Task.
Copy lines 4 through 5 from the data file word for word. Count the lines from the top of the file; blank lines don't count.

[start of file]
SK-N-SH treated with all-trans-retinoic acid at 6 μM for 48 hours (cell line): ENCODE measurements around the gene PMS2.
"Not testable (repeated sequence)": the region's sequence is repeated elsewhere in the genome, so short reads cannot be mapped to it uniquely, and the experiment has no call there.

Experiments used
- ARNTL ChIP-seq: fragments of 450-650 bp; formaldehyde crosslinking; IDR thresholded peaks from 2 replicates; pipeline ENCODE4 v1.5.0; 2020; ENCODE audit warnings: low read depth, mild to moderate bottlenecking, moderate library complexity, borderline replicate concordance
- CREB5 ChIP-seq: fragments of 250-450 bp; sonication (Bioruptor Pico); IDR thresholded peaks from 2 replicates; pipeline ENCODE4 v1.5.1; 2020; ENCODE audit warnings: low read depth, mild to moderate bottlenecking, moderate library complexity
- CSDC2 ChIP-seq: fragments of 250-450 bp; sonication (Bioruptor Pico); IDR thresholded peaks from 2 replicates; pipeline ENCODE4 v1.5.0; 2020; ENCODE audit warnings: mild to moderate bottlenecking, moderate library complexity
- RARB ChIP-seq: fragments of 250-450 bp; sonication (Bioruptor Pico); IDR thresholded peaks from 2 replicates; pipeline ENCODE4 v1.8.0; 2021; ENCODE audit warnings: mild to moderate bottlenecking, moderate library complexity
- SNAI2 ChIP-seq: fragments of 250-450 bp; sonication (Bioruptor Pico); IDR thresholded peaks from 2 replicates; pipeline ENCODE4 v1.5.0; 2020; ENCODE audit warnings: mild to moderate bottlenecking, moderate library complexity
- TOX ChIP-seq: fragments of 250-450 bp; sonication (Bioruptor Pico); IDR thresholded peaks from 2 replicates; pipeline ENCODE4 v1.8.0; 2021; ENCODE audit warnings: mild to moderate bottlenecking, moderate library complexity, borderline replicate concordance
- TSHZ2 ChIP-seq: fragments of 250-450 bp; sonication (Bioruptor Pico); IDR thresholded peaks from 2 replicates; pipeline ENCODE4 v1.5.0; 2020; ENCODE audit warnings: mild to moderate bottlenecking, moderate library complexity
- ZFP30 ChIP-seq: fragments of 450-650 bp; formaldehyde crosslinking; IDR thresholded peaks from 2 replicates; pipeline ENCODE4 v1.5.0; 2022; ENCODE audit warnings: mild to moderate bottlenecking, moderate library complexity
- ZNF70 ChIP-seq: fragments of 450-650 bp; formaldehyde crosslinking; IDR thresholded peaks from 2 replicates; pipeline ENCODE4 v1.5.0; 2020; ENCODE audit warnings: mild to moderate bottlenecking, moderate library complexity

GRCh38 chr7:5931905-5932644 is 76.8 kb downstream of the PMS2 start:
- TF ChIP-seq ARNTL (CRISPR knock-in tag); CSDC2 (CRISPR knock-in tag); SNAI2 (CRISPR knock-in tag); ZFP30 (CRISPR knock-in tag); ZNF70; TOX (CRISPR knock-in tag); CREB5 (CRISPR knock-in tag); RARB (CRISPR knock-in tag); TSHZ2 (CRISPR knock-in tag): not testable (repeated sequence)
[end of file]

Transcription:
- ARNTL ChIP-seq: fragments of 450-650 bp; formaldehyde crosslinking; IDR thresholded peaks from 2 replicates; pipeline ENCODE4 v1.5.0; 2020; ENCODE audit warnings: low read depth, mild to moderate bottlenecking, moderate library complexity, borderline replicate concordance
- CREB5 ChIP-seq: fragments of 250-450 bp; sonication (Bioruptor Pico); IDR thresholded peaks from 2 replicates; pipeline ENCODE4 v1.5.1; 2020; ENCODE audit warnings: low read depth, mild to moderate bottlenecking, moderate library complexity